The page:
Housing and Tenancy

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Where do I go? What do I say?

VCAT processes and procedures are relatively relaxed and informal and seek to encourage self representation. When you arrive at VCAT you should announce yourself at either the General Registry or the Registry for the relevant specialised list (eg: residential tenancies). When a Member and hearing room have been allocated, your matter will be called by registry staff.

When entering or leaving the hearing room, you should briefly bow to the sitting Member (if present). If the Member is not present and there are no other matters to be heard, you may sit directly at the bar table. If there are several other matters to be heard you may wish to wait at the back of the hearing room with your client until the Member calls your matter. Similar to a court room, simple matters and matters by consent will be dealt with first. Remember to sit on the right side of the bar table if you are the applicant and on the left if you are the respondent.

At the beginning of a hearing the case will be called and the VCAT member will ask who is present.  VCAT members may be addressed as 'Madam', 'Sir' or 'Member'. 

The landlord will generally have a summary of proofs document to hand up to the Member. You should ask the landlord for a copy of their summary of proofs before the VCAT hearing. 

As a general rule, applicants are required to present their case first. Before the proceeding begins, the member will generally ask for an overview of the matter by the applicant and may inquire as to whether a settlement has been reached or whether orders can be made by consent.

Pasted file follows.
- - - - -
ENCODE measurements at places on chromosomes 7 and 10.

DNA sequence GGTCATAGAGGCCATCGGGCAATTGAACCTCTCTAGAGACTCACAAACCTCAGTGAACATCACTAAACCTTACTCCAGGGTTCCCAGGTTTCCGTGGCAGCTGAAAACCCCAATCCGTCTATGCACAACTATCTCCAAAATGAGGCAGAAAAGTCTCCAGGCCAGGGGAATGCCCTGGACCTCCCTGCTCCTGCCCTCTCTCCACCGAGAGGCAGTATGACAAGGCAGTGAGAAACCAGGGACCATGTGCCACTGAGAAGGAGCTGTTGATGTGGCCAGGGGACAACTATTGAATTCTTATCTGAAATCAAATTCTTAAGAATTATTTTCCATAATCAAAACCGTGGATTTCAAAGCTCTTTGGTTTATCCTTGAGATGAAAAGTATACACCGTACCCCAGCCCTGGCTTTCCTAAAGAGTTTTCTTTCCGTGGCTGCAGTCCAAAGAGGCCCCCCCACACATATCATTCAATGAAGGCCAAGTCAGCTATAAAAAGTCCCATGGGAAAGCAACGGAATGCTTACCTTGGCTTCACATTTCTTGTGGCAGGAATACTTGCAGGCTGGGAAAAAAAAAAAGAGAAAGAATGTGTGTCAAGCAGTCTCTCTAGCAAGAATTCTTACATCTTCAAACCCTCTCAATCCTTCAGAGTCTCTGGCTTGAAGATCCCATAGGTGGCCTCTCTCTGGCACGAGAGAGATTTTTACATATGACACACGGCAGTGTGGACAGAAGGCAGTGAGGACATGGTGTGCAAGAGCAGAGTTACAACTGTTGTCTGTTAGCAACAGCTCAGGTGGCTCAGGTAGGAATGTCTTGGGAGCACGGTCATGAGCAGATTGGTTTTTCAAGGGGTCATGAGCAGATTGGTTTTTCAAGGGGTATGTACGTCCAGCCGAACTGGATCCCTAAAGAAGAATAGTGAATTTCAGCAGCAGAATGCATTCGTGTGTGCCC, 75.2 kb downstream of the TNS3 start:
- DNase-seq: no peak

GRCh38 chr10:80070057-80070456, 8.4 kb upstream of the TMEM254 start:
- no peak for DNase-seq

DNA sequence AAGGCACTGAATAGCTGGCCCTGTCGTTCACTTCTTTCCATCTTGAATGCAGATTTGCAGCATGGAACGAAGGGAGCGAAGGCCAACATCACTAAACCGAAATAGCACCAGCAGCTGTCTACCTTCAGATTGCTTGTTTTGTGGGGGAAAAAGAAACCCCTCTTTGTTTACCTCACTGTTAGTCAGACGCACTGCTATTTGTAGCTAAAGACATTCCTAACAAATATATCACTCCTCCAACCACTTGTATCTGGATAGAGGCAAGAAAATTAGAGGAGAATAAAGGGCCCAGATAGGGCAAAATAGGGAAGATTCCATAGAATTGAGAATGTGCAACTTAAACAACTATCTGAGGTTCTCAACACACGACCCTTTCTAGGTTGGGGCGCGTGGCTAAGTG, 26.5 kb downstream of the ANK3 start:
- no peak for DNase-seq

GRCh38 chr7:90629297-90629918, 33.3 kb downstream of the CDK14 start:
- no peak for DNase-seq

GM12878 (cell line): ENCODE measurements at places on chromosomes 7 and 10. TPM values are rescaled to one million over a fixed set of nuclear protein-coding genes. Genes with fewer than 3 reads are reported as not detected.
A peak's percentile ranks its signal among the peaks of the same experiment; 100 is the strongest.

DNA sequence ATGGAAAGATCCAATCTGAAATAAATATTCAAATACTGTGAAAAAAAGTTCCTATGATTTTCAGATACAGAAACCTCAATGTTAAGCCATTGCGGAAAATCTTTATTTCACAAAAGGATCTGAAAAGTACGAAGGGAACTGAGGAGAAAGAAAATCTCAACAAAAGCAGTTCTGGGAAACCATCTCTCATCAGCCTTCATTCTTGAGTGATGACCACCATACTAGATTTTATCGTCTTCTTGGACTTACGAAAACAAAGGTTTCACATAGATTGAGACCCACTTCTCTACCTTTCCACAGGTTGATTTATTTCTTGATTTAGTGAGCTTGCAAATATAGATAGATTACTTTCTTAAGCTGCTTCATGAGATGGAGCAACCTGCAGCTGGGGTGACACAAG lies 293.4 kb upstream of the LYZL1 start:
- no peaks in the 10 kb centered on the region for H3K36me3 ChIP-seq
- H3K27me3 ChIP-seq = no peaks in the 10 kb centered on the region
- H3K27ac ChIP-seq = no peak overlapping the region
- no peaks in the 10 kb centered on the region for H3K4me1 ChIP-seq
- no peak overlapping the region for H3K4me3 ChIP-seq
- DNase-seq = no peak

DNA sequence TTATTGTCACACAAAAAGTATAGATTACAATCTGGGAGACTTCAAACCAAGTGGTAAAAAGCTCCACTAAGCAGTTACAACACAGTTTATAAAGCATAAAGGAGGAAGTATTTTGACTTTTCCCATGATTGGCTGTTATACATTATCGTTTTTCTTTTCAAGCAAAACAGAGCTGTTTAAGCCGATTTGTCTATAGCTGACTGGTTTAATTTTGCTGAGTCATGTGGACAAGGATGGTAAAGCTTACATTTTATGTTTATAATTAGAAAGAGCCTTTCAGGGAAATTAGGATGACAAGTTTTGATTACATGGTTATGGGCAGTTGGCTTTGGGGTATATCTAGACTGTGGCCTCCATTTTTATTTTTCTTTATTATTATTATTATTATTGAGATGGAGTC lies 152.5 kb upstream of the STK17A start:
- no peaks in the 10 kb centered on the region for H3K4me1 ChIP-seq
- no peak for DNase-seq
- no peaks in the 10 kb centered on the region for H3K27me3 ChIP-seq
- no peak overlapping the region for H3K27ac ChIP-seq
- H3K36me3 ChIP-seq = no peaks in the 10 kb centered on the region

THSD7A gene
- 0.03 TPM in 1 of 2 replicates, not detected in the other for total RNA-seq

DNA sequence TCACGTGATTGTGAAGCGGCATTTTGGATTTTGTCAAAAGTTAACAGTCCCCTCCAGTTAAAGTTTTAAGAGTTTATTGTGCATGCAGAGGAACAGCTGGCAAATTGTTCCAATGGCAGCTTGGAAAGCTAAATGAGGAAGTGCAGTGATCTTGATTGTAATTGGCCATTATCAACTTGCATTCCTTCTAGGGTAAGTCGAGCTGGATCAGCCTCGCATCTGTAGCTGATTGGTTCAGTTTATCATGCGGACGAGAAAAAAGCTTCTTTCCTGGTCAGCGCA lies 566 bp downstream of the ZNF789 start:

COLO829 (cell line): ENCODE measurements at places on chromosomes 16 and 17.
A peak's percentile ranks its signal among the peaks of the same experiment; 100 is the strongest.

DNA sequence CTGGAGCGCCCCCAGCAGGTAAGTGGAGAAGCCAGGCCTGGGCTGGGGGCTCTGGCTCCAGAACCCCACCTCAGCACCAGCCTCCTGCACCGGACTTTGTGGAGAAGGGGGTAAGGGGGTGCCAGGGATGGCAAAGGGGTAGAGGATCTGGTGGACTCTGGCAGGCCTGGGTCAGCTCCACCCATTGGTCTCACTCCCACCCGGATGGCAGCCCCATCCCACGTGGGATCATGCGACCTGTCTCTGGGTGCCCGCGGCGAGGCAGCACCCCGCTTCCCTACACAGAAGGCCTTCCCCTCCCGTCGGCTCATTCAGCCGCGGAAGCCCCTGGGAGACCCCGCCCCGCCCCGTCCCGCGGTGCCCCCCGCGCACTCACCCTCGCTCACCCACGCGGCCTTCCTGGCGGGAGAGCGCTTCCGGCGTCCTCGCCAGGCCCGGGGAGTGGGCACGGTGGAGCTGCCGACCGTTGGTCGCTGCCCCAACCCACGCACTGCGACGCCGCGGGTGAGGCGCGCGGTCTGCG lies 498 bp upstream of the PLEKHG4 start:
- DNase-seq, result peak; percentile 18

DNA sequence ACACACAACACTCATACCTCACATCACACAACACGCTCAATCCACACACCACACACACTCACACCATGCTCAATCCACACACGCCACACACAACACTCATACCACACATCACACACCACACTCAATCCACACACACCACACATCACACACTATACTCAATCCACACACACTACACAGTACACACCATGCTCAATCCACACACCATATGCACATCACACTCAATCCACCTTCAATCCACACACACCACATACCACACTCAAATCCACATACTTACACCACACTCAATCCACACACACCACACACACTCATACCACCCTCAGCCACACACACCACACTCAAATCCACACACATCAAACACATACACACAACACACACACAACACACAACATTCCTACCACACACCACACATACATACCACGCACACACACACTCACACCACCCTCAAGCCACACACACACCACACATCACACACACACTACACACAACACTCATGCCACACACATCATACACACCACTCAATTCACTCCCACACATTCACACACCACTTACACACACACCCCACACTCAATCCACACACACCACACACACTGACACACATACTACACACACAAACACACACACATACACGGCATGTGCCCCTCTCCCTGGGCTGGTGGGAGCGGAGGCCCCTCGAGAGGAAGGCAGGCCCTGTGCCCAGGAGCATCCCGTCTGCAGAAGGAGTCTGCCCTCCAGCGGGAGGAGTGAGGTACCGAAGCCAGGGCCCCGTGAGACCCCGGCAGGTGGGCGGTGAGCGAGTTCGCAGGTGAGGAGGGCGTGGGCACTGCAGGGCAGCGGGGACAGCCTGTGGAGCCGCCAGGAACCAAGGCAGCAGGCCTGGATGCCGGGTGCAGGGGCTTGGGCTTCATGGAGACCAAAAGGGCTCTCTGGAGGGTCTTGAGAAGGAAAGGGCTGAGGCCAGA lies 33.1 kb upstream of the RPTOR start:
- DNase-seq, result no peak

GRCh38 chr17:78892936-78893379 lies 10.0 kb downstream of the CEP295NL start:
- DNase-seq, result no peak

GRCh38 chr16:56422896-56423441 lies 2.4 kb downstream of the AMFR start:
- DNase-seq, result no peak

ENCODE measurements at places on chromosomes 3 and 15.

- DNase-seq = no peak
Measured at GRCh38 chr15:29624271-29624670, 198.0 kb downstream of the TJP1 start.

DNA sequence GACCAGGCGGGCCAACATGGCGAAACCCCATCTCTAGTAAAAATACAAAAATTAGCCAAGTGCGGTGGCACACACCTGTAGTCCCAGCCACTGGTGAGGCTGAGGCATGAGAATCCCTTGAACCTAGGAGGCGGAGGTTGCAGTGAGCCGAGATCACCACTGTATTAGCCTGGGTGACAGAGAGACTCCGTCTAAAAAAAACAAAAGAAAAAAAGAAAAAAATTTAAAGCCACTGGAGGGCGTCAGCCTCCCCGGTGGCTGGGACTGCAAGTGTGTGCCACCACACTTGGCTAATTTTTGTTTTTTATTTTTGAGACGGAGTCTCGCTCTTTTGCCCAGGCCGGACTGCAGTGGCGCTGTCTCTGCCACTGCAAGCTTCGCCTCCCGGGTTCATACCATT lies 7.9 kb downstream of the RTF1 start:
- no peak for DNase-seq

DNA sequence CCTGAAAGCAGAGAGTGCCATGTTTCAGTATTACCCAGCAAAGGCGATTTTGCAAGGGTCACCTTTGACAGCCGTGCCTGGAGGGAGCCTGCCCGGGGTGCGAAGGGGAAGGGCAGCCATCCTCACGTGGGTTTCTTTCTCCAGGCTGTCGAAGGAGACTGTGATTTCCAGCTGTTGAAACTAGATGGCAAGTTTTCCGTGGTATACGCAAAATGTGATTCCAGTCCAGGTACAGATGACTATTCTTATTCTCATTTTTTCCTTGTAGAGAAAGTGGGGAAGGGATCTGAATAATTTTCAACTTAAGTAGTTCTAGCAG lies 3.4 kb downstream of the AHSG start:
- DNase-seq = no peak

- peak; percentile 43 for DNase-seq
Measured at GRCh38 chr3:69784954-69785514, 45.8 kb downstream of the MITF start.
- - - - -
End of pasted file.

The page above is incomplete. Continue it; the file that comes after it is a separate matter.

If settlement cannot be reached, the parties will need to make submissions and call witnesses.  If you are the applicant you will need to proceed first and all witnesses and submissions will need to establish the basis for your application. If you are the respondent you will (obviously) need to respond to the submissions and evidence of the applicant.

Are you entitled to appear?

Parties are generally expected to self represent before the Tribunal however there are a number of exceptions.

Section 62(1) provides 5 situations in which a party may be represented by a professional advocate but for your purposes the main situations in which you will be able to represent are:

  • Where another party is represented by (or is) a professional advocate (s 62(1)(b)(ii))
  • Where all the parties agree (s 62(1)(b)(iv))
  • Where the Tribunal permits the party to be represented (s 62(1)(c))

professional advocate is defined as a person who is or has been a legal practitioner, who is or has been an articled clerk, a person who holds a law degree or a person who holds substantial experience as an advocate in proceedings similar to Tribunal proceedings.

Right to appear in possession order application

Clause 67 of Schedule 1 provides that despite any rule to the contrary, where a possession order is sought under the Residential Tenancies Act 1997 that person may be represented by a professional advocate.

If your client is not entitled to be represented because the other party is not represented and the matter is not a possession order hearing, you will need to apply for leave to appear (s 62(1)(c)).

Any application for leave should be framed in terms of special circumstances of the client (literacy / age / language / disability / vulnerability) and also in terms of complexity of the matter (legal & factual complexity / likely duration). These submissions may also be strengthened by reference to sections 97 ('Tribunal must act fairly') and 98 ('General procedure' - natural justice) of the VCAT Act.  It might also be worth referring to the 'right to a fair hearing' in section 24 of the Victorian Charter of Human Rights and Responsibilities Act 2006.

An example of proceedings in which leave should be granted is an application for a compliance order under section 209 of the Residential Tenancies Act 1997. Given that compliance orders may form the basis of a notice to vacate it is clearly arguable that the outcome of this application has potentially very serious consequences for the tenant/resident. Further, arguments under the Charter of Rights and Responsibilities (Vic) (the Charter) may be of assistance.